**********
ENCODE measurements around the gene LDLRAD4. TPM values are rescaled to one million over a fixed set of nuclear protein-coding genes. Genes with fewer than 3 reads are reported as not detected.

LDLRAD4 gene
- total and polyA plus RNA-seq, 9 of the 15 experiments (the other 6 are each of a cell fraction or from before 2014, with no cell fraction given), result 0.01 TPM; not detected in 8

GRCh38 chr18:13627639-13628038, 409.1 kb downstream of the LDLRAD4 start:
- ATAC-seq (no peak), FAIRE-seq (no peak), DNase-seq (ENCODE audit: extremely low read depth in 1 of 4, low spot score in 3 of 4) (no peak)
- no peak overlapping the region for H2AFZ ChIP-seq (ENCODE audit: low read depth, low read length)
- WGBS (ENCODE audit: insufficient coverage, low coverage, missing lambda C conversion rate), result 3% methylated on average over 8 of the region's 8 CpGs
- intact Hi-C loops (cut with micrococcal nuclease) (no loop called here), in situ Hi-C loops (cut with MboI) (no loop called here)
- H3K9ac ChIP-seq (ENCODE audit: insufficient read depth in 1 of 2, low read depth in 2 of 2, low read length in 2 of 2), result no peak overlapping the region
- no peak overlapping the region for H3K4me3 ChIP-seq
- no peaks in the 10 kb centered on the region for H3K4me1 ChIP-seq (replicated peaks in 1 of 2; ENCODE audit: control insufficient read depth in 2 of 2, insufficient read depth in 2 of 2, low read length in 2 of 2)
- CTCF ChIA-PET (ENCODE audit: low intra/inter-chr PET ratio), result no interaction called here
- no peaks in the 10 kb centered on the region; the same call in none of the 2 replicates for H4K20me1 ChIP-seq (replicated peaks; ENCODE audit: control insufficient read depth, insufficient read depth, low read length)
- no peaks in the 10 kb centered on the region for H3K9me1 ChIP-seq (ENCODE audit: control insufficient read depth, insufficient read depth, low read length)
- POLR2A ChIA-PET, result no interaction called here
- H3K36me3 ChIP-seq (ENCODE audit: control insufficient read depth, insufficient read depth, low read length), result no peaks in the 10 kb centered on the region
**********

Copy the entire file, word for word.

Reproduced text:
ENCODE measurements around the gene LDLRAD4. TPM values are rescaled to one million over a fixed set of nuclear protein-coding genes. Genes with fewer than 3 reads are reported as not detected.

LDLRAD4 gene
- total and polyA plus RNA-seq, 9 of the 15 experiments (the other 6 are each of a cell fraction or from before 2014, with no cell fraction given), result 0.01 TPM; not detected in 8

GRCh38 chr18:13627639-13628038, 409.1 kb downstream of the LDLRAD4 start:
- ATAC-seq (no peak), FAIRE-seq (no peak), DNase-seq (ENCODE audit: extremely low read depth in 1 of 4, low spot score in 3 of 4) (no peak)
- no peak overlapping the region for H2AFZ ChIP-seq (ENCODE audit: low read depth, low read length)
- WGBS (ENCODE audit: insufficient coverage, low coverage, missing lambda C conversion rate), result 3% methylated on average over 8 of the region's 8 CpGs
- intact Hi-C loops (cut with micrococcal nuclease) (no loop called here), in situ Hi-C loops (cut with MboI) (no loop called here)
- H3K9ac ChIP-seq (ENCODE audit: insufficient read depth in 1 of 2, low read depth in 2 of 2, low read length in 2 of 2), result no peak overlapping the region
- no peak overlapping the region for H3K4me3 ChIP-seq
- no peaks in the 10 kb centered on the region for H3K4me1 ChIP-seq (replicated peaks in 1 of 2; ENCODE audit: control insufficient read depth in 2 of 2, insufficient read depth in 2 of 2, low read length in 2 of 2)
- CTCF ChIA-PET (ENCODE audit: low intra/inter-chr PET ratio), result no interaction called here
- no peaks in the 10 kb centered on the region; the same call in none of the 2 replicates for H4K20me1 ChIP-seq (replicated peaks; ENCODE audit: control insufficient read depth, insufficient read depth, low read length)
- no peaks in the 10 kb centered on the region for H3K9me1 ChIP-seq (ENCODE audit: control insufficient read depth, insufficient read depth, low read length)
- POLR2A ChIA-PET, result no interaction called here
- H3K36me3 ChIP-seq (ENCODE audit: control insufficient read depth, insufficient read depth, low read length), result no peaks in the 10 kb centered on the region